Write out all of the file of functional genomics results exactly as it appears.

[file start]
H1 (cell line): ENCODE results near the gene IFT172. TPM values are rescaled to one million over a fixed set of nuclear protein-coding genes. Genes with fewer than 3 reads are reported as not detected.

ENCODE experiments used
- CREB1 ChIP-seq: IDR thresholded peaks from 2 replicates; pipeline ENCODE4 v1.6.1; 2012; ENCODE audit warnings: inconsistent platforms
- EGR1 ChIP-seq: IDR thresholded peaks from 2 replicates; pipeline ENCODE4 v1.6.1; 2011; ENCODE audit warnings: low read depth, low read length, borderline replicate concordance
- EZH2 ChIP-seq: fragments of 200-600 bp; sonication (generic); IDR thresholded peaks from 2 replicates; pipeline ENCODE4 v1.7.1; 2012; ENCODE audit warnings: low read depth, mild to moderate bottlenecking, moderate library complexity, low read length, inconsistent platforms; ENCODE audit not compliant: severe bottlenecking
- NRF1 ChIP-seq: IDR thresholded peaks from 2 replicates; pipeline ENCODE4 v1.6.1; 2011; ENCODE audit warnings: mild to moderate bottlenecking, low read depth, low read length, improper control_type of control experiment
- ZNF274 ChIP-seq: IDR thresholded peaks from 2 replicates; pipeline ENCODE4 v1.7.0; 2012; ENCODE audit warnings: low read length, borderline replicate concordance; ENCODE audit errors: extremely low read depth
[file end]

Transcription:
H1 (cell line): ENCODE results near the gene IFT172. TPM values are rescaled to one million over a fixed set of nuclear protein-coding genes. Genes with fewer than 3 reads are reported as not detected.

ENCODE experiments used
- CREB1 ChIP-seq: IDR thresholded peaks from 2 replicates; pipeline ENCODE4 v1.6.1; 2012; ENCODE audit warnings: inconsistent platforms
- EGR1 ChIP-seq: IDR thresholded peaks from 2 replicates; pipeline ENCODE4 v1.6.1; 2011; ENCODE audit warnings: low read depth, low read length, borderline replicate concordance
- EZH2 ChIP-seq: fragments of 200-600 bp; sonication (generic); IDR thresholded peaks from 2 replicates; pipeline ENCODE4 v1.7.1; 2012; ENCODE audit warnings: low read depth, mild to moderate bottlenecking, moderate library complexity, low read length, inconsistent platforms; ENCODE audit not compliant: severe bottlenecking
- NRF1 ChIP-seq: IDR thresholded peaks from 2 replicates; pipeline ENCODE4 v1.6.1; 2011; ENCODE audit warnings: mild to moderate bottlenecking, low read depth, low read length, improper control_type of control experiment
- ZNF274 ChIP-seq: IDR thresholded peaks from 2 replicates; pipeline ENCODE4 v1.7.0; 2012; ENCODE audit warnings: low read length, borderline replicate concordance; ENCODE audit errors: extremely low read depth